closeup photo of dollar bills background
closeup photo of dollar bills background (DimaSobko)

SAN FRANCISCO — Apple won’t get to cap off the first round of its patent battle with Samsung with an award of attorney fees if the South Korean company has anything to say about it.

In papers filed Thursday evening, Samsung slammed Apple’s request for $15.7 million to cover a portion of its bill to Morrison & Foerster. With the case headed for an appeal, Samsung’s lawyers at Quinn Emanuel Urquhart & Sullivan insisted that it is too soon for U.S. District Judge Lucy Koh to dole out attorney fees. Moreover, Quinn Emanuel argued, Apple’s claims fall far short of the standard set by the Lanham Act, which allows companies that prevail on trademark and trade dress claims to recoup attorney fees in “exceptional cases.”

“None of the evidence Apple relies on reflects the type of deliberate, intentional deception, bad faith, or malicious conduct necessary to support a finding of exceptional circumstances,” Quinn Emanuel partner Victoria Maroulis wrote in Samsung’s opposition.

Moving for attorney fees in December, MoFo partner Rachel Krevans wrote that Samsung must pay up because it systematically copied the iPhone and a 2012 jury deemed the infringement willful.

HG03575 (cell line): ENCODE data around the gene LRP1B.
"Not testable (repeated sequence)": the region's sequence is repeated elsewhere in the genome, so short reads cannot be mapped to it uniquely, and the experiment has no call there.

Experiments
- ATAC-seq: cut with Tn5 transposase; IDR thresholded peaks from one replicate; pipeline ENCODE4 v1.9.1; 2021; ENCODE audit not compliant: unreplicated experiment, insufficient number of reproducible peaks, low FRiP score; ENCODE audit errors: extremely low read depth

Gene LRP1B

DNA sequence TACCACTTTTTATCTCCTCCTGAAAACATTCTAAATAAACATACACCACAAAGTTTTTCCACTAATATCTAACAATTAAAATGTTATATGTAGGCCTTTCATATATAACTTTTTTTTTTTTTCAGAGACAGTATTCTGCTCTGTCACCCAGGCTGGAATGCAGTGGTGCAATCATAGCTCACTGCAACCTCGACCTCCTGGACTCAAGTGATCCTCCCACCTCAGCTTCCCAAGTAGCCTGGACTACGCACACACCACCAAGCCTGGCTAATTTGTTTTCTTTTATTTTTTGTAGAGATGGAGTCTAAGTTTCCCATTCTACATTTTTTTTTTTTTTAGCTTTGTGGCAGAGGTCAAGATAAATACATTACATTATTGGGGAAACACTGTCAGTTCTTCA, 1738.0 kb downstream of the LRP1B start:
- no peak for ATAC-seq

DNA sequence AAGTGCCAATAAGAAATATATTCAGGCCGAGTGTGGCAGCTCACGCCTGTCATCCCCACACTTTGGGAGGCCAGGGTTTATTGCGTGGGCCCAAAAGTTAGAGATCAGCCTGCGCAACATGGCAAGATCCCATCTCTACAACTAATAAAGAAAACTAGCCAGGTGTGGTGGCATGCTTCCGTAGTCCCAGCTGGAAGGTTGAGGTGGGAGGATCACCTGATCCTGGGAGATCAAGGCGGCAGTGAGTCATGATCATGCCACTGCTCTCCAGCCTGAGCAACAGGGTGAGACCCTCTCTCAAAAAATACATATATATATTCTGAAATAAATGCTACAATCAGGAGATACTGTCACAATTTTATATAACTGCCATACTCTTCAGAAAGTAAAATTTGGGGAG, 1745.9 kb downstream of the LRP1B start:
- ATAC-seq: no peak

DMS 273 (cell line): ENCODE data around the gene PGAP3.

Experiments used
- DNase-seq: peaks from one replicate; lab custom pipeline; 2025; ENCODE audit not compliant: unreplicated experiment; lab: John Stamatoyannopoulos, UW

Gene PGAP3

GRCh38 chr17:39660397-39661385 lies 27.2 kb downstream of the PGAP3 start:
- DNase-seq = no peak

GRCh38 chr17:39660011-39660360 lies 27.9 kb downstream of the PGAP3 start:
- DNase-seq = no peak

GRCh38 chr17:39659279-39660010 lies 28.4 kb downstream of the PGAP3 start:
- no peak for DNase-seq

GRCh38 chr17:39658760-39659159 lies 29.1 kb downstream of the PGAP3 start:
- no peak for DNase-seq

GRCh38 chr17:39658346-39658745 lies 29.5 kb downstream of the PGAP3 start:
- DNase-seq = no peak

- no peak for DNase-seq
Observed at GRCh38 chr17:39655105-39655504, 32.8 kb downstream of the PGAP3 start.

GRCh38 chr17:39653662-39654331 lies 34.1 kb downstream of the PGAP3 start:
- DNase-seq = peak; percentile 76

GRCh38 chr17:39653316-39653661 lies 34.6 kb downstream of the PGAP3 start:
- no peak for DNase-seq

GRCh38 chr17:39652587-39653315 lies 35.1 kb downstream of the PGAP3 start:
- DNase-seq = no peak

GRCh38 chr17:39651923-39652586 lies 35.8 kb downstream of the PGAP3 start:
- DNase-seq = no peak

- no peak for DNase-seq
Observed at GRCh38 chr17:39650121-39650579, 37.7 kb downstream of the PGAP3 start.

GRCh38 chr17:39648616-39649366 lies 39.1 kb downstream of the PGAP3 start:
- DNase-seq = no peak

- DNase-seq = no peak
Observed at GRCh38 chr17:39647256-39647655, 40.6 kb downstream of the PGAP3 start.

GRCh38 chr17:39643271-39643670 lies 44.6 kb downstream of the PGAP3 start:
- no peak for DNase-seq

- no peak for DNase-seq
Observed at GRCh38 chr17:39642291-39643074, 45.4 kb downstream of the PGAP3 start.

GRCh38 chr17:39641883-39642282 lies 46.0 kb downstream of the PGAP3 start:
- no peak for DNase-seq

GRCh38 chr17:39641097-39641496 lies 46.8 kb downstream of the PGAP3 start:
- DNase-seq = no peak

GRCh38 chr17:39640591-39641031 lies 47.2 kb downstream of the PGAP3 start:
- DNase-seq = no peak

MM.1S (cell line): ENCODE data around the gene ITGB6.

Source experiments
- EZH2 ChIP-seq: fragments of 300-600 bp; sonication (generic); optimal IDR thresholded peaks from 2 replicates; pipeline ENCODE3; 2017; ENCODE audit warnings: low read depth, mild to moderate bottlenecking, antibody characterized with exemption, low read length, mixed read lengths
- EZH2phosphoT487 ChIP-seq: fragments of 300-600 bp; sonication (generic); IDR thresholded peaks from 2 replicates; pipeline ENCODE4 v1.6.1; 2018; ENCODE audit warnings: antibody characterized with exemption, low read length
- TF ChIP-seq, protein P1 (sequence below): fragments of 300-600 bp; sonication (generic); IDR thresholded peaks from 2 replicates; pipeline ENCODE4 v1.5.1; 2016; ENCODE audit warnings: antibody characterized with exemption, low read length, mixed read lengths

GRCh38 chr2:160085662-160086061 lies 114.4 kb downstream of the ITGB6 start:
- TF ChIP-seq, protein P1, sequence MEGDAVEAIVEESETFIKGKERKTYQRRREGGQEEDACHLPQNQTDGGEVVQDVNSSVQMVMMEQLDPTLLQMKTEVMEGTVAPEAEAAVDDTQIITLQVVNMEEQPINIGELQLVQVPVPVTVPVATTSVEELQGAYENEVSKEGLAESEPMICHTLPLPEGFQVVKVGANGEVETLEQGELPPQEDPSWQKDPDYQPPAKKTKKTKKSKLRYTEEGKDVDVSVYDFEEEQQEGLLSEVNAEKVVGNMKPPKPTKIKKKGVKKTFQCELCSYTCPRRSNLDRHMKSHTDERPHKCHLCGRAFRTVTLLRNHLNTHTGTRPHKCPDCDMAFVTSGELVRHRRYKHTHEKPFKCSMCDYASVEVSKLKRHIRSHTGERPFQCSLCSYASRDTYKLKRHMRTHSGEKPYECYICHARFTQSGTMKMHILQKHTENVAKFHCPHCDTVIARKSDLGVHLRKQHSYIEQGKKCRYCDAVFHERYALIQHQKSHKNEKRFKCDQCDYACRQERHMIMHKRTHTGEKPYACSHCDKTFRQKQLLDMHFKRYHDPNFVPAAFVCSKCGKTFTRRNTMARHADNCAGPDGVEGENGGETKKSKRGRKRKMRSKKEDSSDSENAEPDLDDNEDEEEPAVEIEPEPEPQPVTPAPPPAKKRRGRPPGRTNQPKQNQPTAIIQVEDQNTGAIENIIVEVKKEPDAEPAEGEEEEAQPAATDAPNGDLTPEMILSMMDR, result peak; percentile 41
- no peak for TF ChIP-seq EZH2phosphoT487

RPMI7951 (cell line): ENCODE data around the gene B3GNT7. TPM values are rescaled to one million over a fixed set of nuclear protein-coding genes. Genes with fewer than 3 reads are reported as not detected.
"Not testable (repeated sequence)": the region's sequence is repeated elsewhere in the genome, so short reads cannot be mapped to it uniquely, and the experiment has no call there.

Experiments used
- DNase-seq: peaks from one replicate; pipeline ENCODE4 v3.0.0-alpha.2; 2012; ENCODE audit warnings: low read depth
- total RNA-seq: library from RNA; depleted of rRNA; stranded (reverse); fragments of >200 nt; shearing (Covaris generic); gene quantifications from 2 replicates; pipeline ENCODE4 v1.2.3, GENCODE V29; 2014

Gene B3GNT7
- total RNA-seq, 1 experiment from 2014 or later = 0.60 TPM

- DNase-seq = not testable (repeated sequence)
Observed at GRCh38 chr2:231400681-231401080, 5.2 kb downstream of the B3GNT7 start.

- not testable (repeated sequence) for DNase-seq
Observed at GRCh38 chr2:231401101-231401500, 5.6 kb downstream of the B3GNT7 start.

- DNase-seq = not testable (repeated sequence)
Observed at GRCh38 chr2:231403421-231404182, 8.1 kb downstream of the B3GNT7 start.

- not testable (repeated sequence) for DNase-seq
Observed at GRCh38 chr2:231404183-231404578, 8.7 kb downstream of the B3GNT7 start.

Quinn Emanuel stressed that the jury’s finding of willfulness was not enough to meet the high bar for attorney fees set by the Lanham Act.

All told, Apple shelled out more than $60 million in legal fees to bring its claims against Samsung, Krevans wrote. The attorney fees sought by Apple represent a third of the $47 million MoFo billed on the case until March 1, when the firm began preparing for the parties’ damages retrial.

Krevans described the request as “eminently reasonable.” But Samsung stressed that the proposal must be considered in light of Apple’s track record on its claims under the Lanham Act, which are the basis for the attorney fee request. After dropping many of its trademark and trade dress claims before trial, Apple prevailed on just 14 of the 573 liability issues it raised in the case, Samsung argued.

“Apple’s one-third allocation is unreasonable in light of Apple’s minimal success,” Maroulis wrote.

Without billing records or summaries of attorney hours, Apple’s motion contained far too little documentation to justify a hefty award of attorney fees, Samsung argued. Scrutinizing a declaration submitted by MoFo partner Michael Jacobs, Maroulis claimed the firm did not even document which attorneys actually defended depositions.

“Apple’s supporting declarations demonstrate why courts are not allowed to award hundreds, much less millions, of dollars in attorneys’ fees just based on the moving party’s say so,” Maroulis wrote.

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